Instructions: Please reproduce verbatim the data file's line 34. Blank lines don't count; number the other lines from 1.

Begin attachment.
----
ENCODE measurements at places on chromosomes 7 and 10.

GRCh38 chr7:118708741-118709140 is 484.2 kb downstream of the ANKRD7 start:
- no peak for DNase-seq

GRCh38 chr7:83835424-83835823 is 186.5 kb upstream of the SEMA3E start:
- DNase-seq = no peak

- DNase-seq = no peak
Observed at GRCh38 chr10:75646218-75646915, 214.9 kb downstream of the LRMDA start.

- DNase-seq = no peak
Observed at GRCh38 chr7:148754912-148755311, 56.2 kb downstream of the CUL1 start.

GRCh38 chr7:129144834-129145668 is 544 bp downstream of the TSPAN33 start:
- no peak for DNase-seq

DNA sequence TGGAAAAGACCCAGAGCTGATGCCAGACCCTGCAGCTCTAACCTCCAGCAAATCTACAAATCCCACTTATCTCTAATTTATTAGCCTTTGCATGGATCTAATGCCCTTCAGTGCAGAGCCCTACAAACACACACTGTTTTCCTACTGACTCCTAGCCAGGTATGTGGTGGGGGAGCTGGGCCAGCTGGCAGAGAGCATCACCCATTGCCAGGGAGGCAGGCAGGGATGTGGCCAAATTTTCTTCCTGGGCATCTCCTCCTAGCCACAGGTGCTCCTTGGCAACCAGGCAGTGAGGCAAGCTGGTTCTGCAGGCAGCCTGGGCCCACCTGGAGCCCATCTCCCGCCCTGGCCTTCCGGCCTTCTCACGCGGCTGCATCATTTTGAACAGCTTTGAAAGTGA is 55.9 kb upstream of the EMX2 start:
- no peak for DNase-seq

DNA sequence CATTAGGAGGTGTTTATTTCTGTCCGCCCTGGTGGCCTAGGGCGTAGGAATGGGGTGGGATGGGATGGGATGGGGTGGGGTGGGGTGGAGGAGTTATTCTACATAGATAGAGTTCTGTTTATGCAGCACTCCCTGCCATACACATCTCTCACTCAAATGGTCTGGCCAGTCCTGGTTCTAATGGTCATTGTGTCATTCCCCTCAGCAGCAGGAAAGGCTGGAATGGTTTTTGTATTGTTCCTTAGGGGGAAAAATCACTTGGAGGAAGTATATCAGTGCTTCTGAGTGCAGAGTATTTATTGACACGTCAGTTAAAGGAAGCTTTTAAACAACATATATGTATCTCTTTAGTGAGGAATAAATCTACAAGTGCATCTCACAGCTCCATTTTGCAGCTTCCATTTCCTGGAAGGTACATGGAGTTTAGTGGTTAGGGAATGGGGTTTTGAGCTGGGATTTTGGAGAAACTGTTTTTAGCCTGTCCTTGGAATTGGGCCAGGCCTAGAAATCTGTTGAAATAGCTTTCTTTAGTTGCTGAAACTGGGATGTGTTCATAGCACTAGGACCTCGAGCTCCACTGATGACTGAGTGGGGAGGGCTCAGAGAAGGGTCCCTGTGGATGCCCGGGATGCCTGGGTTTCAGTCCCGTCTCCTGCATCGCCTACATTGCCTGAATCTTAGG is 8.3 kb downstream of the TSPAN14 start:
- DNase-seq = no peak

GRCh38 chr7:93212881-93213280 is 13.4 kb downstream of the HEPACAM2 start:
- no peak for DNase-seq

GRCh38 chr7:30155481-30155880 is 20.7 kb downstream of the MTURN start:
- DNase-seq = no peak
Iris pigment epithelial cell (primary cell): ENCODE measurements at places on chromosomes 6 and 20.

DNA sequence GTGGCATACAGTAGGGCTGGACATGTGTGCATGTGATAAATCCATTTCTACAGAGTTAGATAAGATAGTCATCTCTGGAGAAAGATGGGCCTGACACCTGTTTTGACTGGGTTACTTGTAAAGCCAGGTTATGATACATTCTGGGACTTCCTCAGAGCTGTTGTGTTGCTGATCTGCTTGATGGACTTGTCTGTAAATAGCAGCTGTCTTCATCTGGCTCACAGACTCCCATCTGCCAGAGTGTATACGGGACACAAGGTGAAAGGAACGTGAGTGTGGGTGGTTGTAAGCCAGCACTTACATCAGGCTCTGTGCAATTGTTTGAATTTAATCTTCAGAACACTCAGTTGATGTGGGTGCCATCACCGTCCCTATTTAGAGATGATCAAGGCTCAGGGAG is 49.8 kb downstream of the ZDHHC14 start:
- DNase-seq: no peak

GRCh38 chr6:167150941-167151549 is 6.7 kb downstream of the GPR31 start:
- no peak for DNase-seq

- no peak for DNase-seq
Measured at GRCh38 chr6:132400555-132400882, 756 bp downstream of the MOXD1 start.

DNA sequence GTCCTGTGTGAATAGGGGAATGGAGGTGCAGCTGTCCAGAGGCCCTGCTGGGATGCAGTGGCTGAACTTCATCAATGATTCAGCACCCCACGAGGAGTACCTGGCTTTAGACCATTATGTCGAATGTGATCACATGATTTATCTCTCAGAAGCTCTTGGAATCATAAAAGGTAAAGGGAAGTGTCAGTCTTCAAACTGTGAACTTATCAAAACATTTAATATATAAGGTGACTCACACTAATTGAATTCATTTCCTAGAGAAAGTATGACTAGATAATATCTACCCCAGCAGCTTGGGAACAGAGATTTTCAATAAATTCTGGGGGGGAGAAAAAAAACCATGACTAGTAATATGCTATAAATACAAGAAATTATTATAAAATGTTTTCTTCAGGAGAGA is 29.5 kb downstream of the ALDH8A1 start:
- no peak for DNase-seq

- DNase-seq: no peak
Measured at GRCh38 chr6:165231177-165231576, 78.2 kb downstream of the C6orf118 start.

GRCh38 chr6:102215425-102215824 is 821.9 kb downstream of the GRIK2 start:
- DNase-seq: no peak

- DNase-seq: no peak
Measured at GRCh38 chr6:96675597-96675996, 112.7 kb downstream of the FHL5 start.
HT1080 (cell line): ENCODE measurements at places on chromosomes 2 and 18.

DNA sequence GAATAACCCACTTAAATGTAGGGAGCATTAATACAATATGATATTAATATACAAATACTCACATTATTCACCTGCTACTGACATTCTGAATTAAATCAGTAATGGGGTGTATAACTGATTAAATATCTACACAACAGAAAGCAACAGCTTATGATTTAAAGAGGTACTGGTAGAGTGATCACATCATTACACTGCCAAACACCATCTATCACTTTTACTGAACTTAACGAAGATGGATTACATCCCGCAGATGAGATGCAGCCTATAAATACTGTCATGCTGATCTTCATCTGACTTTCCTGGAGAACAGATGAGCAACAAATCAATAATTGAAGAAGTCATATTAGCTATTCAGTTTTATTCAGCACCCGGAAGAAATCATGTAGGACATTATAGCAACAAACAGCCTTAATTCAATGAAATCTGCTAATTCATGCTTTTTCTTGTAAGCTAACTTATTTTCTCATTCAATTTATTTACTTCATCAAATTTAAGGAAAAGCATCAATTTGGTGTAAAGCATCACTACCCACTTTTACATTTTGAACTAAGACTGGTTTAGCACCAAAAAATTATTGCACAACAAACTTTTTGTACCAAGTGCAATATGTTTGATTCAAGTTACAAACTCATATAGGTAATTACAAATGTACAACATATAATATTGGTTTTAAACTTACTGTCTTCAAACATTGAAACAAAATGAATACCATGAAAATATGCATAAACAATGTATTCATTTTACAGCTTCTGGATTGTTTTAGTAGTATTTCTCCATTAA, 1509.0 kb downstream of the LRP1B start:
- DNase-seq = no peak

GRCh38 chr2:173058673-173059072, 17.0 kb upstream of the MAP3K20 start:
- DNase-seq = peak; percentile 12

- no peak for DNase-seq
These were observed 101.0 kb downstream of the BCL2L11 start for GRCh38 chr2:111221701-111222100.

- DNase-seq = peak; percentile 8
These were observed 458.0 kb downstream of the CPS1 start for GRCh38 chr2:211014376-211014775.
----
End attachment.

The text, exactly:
Measured at GRCh38 chr6:96675597-96675996, 112.7 kb downstream of the FHL5 start.